After years of research, billions of dollars, and countless hours of development, Samsung has finally landed upon the game changer in its race against Apple—a Galaxy smartphone with a metal frame.

This latest iPhone killer is certainly nice to look at and has the specs to back it up—but we're more interested in inner beauty. Tune in to see how the Galaxy Alpha stacks up where it really counts—on the inside.

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This teardown is not a repair guide. To repair your Samsung Galaxy Alpha, use our service manual.

  1. Samsung Galaxy Alpha tech specs:
    • Samsung Galaxy Alpha tech specs:

    • 4.7" Super AMOLED display

    • Exynos 5 Octa 5430 system on chip (quad-core 1.8 GHz Cortex-A15 and quad-core 1.3 GHz Cortex-A7)

    • 2 GB RAM + 32 GB internal storage

    • 12 MP rear-facing camera + 2.1 MP front-facing camera

    • HR Sensor, Proximity Sensor, Geomagnetic Sensor, Fingerprint Sensor, Hall Sensor, Gyro Sensor, Accelerometer, Light Sensor

    • 1860 mAh battery

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  2. Visible above the rear camera: a heart rate monitor. Useful when you need to monitor your heart rate from your smartphone.
    • Visible above the rear camera: a heart rate monitor. Useful when you need to monitor your heart rate from your smartphone.

    • Similar to the 4th and 5th generation iPhones, the Galaxy Alpha sports a straight, smooth metal bezel, with a chamfered edge.

      • Speaking of metal frames, let's hope Samsung learned from Apple's Antennagate fiasco.

    • Unlike the iPhone, the rear of the phone is covered in a rubberized plastic panel—which we'll be peeling off just as soon as we can.

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    • A lineup for the ages. From left to right we have the iPhone 5s, the Galaxy Alpha, and the iPhone 6.

    • Many have called the Galaxy Alpha the iPhone slayer—so just how does it compare to the brand-new iPhone 6?

      • The Alpha's styling, with its straight sides, is more reminiscent of a 4th or 5th generation iPhone than the latest and greatest curved-sides-iPhone 6.

      • The Galaxy Alpha and iPhone 6 both have 4.7" screens; the differing bezel sizes account for the difference in size.

        • Samsung's signature oblong home button also lends to the slimmer frame, and probably reminds users it's not really an iPhone.

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    • Stacking up the contenders: The Alpha managed to squeeze itself into a slightly smaller form factor than the iPhone 6—and at 6.7 mm, it's a whole 0.2 mm thinner.

    • The Galaxy Alpha and iPhone 6 look remarkably similar from below.

      • Speaker grille, data port (standard Micro USB 2.0 on the Alpha and proprietary Lightning on the iPhone), and microphone are in roughly the same places.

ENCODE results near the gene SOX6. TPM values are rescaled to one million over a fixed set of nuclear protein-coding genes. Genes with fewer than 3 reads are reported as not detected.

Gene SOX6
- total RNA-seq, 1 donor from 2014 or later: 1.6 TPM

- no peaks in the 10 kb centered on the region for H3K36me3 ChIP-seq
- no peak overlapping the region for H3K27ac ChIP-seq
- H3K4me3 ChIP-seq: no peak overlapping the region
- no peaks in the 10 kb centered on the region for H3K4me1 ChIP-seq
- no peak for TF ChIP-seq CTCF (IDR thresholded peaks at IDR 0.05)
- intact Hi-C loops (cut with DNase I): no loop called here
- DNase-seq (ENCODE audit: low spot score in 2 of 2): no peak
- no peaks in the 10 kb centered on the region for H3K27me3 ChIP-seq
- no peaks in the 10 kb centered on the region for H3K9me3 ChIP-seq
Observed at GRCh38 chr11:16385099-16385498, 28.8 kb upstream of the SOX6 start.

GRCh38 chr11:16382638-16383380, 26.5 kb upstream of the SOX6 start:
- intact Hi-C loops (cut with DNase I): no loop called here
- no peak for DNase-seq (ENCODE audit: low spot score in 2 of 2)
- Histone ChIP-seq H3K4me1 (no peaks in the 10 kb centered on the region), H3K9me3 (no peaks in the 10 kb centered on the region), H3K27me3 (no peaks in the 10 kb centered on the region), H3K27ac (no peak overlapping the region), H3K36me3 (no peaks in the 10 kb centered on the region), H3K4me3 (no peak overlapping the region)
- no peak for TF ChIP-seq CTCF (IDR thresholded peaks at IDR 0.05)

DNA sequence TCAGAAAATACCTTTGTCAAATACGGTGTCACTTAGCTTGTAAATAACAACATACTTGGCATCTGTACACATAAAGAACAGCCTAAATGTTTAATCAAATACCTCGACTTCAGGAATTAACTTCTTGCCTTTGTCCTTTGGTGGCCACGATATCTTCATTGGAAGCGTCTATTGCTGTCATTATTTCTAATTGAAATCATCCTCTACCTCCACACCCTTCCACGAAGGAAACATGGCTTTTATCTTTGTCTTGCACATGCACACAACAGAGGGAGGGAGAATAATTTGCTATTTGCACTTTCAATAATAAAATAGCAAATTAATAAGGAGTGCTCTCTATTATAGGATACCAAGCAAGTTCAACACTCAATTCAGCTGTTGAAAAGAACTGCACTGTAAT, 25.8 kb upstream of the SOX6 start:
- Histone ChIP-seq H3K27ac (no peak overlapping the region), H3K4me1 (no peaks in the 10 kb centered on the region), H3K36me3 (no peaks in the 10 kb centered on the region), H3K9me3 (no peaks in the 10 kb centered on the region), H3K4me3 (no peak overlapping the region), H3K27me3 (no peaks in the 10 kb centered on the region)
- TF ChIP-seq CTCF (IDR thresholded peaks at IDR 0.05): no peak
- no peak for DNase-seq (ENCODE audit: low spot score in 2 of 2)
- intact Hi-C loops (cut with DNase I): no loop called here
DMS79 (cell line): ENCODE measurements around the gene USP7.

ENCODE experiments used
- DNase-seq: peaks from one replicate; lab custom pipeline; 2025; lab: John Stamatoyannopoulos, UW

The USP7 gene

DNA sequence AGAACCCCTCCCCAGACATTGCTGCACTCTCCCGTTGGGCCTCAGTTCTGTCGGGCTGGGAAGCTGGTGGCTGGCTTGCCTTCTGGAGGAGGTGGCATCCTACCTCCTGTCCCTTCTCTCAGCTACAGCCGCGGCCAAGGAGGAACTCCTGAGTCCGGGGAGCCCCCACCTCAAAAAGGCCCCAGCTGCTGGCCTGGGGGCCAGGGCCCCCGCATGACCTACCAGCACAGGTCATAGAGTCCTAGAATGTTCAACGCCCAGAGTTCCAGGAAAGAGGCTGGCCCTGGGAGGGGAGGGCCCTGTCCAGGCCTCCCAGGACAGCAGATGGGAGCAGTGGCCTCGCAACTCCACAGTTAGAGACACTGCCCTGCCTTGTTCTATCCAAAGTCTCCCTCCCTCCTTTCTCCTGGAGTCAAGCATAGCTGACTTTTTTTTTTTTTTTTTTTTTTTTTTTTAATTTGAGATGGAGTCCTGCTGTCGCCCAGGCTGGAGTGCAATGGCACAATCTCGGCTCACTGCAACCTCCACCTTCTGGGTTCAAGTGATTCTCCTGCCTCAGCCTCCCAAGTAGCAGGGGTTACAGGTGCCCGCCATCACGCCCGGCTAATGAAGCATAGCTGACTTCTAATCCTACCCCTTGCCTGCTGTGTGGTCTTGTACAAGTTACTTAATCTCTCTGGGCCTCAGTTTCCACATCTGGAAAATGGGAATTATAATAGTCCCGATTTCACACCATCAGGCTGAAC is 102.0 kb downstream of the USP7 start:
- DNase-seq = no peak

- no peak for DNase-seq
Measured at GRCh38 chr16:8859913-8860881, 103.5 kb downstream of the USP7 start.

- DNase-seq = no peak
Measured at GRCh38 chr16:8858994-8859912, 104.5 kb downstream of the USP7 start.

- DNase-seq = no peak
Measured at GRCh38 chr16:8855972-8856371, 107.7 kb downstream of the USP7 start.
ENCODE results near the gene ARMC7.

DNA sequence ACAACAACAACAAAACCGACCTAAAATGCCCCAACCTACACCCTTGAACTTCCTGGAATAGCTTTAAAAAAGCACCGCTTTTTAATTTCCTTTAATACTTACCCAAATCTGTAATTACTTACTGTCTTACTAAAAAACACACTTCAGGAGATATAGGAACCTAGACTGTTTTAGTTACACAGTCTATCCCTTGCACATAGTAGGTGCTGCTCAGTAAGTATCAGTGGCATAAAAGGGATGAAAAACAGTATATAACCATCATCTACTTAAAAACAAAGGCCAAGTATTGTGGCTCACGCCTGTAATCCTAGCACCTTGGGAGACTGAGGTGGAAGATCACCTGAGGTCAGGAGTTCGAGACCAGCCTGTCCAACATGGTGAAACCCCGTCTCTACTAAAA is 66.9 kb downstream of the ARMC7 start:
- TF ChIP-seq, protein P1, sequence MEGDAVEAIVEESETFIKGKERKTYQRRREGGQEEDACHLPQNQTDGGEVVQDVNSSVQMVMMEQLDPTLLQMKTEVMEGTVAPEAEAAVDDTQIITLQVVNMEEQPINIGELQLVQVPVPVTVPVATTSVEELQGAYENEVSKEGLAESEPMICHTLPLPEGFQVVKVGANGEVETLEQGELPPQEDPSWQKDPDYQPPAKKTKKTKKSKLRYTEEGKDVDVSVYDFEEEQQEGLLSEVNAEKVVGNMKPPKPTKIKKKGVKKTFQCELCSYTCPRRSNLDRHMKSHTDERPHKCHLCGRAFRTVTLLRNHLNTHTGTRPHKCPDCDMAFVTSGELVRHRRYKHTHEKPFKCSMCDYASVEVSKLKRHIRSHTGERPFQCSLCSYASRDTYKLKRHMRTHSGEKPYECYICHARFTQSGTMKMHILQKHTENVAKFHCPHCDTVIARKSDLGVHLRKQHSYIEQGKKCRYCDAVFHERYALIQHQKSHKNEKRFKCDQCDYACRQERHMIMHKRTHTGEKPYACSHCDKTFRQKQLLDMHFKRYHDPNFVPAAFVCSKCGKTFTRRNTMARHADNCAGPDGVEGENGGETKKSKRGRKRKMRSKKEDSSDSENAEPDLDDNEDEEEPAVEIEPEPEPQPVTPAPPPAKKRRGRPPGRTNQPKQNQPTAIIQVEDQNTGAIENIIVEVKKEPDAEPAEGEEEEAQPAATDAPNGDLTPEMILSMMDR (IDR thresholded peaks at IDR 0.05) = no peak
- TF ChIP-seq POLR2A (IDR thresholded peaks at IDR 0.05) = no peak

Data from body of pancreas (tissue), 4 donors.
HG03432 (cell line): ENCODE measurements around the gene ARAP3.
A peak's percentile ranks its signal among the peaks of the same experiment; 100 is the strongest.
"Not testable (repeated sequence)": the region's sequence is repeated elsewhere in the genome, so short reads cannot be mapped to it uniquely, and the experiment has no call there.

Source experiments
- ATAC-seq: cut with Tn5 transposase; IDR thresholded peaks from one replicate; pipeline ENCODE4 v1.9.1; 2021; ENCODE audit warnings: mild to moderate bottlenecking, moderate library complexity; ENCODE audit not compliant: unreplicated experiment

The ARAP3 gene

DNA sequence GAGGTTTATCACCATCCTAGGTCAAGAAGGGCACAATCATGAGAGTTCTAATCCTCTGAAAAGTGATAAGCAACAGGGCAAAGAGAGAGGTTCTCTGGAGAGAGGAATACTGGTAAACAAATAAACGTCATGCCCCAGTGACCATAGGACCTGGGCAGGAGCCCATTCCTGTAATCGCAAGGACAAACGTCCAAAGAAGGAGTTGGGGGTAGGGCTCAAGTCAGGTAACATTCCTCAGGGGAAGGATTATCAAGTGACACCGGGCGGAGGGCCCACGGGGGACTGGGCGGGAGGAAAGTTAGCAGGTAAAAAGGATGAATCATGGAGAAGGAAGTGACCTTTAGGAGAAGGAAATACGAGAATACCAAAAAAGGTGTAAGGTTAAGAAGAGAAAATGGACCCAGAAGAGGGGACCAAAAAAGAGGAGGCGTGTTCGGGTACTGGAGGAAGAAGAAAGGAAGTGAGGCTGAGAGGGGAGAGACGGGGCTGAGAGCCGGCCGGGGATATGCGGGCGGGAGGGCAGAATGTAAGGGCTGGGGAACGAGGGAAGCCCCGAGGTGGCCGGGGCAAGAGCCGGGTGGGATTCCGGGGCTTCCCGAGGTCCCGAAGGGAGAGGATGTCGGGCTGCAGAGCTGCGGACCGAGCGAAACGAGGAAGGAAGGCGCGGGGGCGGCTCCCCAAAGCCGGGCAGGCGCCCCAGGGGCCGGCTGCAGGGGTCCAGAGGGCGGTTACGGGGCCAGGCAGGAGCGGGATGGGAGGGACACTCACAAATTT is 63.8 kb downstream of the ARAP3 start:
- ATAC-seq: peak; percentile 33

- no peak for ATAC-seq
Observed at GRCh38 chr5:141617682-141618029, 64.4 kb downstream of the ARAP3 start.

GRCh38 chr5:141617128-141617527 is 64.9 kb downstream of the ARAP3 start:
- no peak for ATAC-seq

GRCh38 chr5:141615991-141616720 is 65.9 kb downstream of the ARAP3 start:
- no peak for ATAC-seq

• Spot the differences!

      • The iPhone's headphone jack is on the bottom.

      • None of those pesky Pentalobe screws on the Alpha. Proprietary screws are annoying, but any screws are better than the usual alternative—glue. What will this mean for repair?

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    • The newest in a long line of Samsung Galaxy smartphones, the Galaxy Alpha still proudly features an easily removed rear cover and tool-less battery replacement.

    • Samsung's mothership, the Galaxy S5, was packed with glue and rubber gaskets, taking pains to keep your delicate pocket computer safe from a dip in a puddle.

      • The first evidence of waterproofing we found in the Galaxy S5 was a rubber o-ring embedded in its rear cover...

      • ...which is clearly absent from the Alpha. So what happened here? Samsung's newest child clearly didn't inherit the much-touted IP67 standard.

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    • With the cover dispatched, we pop out the battery with the greatest of ease.

      • Look mom, no tools!

    • The Galaxy Alpha's Lithium-ion battery is rated at 3.85 V and 1860 mAh, giving it 7.17 Wh of juice.

      • That's a pretty dramatic decrease from the 10.7 Wh battery in the Galaxy S5.

      • However the Alpha is closely matched with the iPhone 6, which runs at 3.82 V and 1810 mAh, (6.91 Wh).

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    • How to get inside the Galaxy Alpha (or the Galaxy S5) in two easy steps:

      • Step 1: Remove screws from the back of the midframe.

      • Step 2: Cry about how that did absolutely nothing, and go grab your iOpener.

    • On the Galaxy S5, we saw Samsung move to a midframe sandwich design—two halves of an internal frame surround the motherboard under a display panel lid.

    • This sandwich and display-first-entry design stuck around. Even though the midframe screws are no longer hidden under the display, as in the S5, the procedure remains the same: difficult.

      • We assumed this strange layered design was necessary to waterproof the S5—so why has it carried over to the hydrophobic Alpha?

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    • After plenty of heat and patience, we've finally softened the front panel adhesive enough to wedge an opening pick into a gap.